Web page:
Blue light affects melatonin, a hormone primarily released by the brain (pineal gland) and which actively regulates our brain’s sleep-wake cycle1. Blue light has been found to impair the body’s natural flow of melatonin. It negatively affects both our capability to sleep as well as the quality of sleep8,3, which is why you may end up waking up all grumpy and cranky in the morning after binging on funny cat videos5.
Blue light can also affect our mental health, and this particularly seems to resonate true for younger populations. Researchers have shown a 37% increase in reported mood disorder symptoms among young people over a nine-year period8,3. Early exposure to electronics has been named as one of the possible reasons behind the phenomena12. According to another recent study, children’s eyes absorb more blue light than adults from digital device screens, making children even more susceptible to blue light harms2.
Blue light can also induce photoreceptor (retina) damage, which is why it’s important to consider the spectral output of LED-based light sources to limit this threat associated with blue light exposure19. The retina is adapted to capturing light photons (the smallest unit of light) and transmitting this information to other parts of the nervous system7. But when the retina is faced with excess blue light, this may lead to retinal damage and stimulate genetic retinal diseases7.
More than that, excessive blue light coming in from devices contributes to premature aging of the eyes11. Combined with fatigue, dry eyes or even how we are positioned to the screen, blue light contributes to the development of so-called “digital eye strains,” the symptoms of which are having difficulty focusing or sore and irritated eyes11, 2.
In some cases, people with certain conditions experience worse symptoms from blue spectrum LEDs as replacements for older incandescent lamps. This greatly concerns light-sensitive individuals who struggle with skin conditions such as solar urticaria (skin hives) or chronic actinic dermatitis (photosensitive eczema)10. Both these conditions require avoidance of sun exposure as well as avoidance of exposure to blue light.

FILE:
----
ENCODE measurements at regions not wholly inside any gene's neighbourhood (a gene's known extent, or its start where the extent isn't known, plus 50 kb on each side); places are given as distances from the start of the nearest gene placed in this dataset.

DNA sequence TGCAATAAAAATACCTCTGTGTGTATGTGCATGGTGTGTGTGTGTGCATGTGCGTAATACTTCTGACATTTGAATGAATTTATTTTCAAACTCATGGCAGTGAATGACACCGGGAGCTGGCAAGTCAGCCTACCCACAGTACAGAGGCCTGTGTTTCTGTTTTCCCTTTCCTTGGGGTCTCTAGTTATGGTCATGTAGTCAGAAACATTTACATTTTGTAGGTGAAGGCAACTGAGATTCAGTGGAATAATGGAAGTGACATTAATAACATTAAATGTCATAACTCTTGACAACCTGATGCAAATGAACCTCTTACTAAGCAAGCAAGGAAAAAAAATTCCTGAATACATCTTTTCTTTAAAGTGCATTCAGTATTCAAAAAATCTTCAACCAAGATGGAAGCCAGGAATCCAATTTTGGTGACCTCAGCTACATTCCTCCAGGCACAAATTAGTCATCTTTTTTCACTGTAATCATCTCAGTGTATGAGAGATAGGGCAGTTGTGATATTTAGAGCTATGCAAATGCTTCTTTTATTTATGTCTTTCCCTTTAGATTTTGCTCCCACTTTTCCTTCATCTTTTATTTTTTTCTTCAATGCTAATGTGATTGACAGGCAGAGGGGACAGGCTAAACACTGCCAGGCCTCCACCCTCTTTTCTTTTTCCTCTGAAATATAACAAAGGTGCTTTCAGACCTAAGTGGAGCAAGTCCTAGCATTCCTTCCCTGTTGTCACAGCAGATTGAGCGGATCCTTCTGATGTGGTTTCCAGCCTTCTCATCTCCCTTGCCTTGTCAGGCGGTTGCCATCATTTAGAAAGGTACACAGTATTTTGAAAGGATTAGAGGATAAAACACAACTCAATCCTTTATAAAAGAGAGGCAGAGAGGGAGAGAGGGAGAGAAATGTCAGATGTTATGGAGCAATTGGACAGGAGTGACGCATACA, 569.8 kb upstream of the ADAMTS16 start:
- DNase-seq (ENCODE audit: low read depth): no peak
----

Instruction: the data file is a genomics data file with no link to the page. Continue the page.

Lastly, as artificial blue light negatively affects the circadian cycle, it has been associated with a range of conditions: from immune system disorders to macular degeneration, cardiovascular diseases, diabetes, osteoporosis, and breast cancer to name some10.
While blue light can cut short some of your electricity bill, for the sake of your health, it’s best to expose yourself to blue light outside. Sunlight is the best source to get it2.
Getting a natural sun exposure nurtures the SCN (the biological rhythm pacemaker) as the blue light is combined with other lights from the spectrum, and subsequently:
– Helps to regulate your sleeping cycle when absorbed alongside red light2,15(and as your sleep improves you will generally feel more vital and energetic);
– Boosts alertness, helps memory and cognitive function and elevates mood2;
– Contributes to better hormone levels, body temperature, and digestion;
– Efficient exposure to natural blue light may also play an important factor in eye health and reduce the risks of conditions such as myopia (nearsightedness)2;
– And lastly, Light Therapy can help your body fight the effects of excess blue light14.
Apparently, too much exposure to blue light is no good, nor is too little of it. There are several steps that you can take to balance your exposure to blue light, however.
Tip 1: The first tip is obvious. Get more sunshine! While there is naturally more sunshine during summer, try to avoid staying inside during the winter when the sunlight is rarer.
Tip 2: Decrease your screen time. Limiting screen time may be the one most significant thing you can do to protect your health from unwanted consequences of excess blue light, especially at night12. So work and interact with electronics when the sun is up. There’s plenty to do afterward. Socialize and spend more time with friends and family. If you stay alone the night, get off the screen at least an hour before going to bed.
Tip 3: Adjust the screen brightness of your devices. Search for the “Dim” light setting on your phone. Do the same on your computer.
Tip 4: If your work consists of an overwhelming amount of screen time and/or you’re a gamer, consider buying a pair of blue light glasses. Their purpose is to block the blue light you expose your eyes to. You can also opt for light-blocking eyewear and software to limit your device blue light emission4.
Tip 5: Last but not least, improve the lighting installations in your home, especially if you use a lot of energy-efficient LED lights. Switch to light bulbs that are warmer in color (more red) and avoid installing too many that have the cold colors (such as blue).